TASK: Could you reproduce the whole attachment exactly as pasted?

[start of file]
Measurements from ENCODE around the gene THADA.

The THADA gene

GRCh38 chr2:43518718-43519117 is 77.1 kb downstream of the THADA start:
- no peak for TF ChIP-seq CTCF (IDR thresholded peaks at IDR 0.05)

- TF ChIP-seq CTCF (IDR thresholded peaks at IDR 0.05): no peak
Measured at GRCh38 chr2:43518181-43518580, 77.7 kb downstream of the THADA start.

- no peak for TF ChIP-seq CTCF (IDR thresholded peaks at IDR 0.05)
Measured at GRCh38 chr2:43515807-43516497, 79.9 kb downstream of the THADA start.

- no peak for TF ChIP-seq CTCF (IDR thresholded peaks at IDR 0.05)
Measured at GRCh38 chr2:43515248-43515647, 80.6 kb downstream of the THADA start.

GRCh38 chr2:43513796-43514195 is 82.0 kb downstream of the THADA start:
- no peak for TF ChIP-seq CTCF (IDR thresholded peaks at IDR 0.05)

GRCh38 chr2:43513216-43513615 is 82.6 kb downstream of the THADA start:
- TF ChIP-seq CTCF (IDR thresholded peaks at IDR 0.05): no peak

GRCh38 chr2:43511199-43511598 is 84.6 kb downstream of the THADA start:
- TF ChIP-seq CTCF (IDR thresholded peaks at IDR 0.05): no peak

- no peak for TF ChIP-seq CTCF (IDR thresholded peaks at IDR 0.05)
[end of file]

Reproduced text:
Measurements from ENCODE around the gene THADA.

The THADA gene

GRCh38 chr2:43518718-43519117 is 77.1 kb downstream of the THADA start:
- no peak for TF ChIP-seq CTCF (IDR thresholded peaks at IDR 0.05)

- TF ChIP-seq CTCF (IDR thresholded peaks at IDR 0.05): no peak
Measured at GRCh38 chr2:43518181-43518580, 77.7 kb downstream of the THADA start.

- no peak for TF ChIP-seq CTCF (IDR thresholded peaks at IDR 0.05)
Measured at GRCh38 chr2:43515807-43516497, 79.9 kb downstream of the THADA start.

- no peak for TF ChIP-seq CTCF (IDR thresholded peaks at IDR 0.05)
Measured at GRCh38 chr2:43515248-43515647, 80.6 kb downstream of the THADA start.

GRCh38 chr2:43513796-43514195 is 82.0 kb downstream of the THADA start:
- no peak for TF ChIP-seq CTCF (IDR thresholded peaks at IDR 0.05)

GRCh38 chr2:43513216-43513615 is 82.6 kb downstream of the THADA start:
- TF ChIP-seq CTCF (IDR thresholded peaks at IDR 0.05): no peak

GRCh38 chr2:43511199-43511598 is 84.6 kb downstream of the THADA start:
- TF ChIP-seq CTCF (IDR thresholded peaks at IDR 0.05): no peak

- no peak for TF ChIP-seq CTCF (IDR thresholded peaks at IDR 0.05)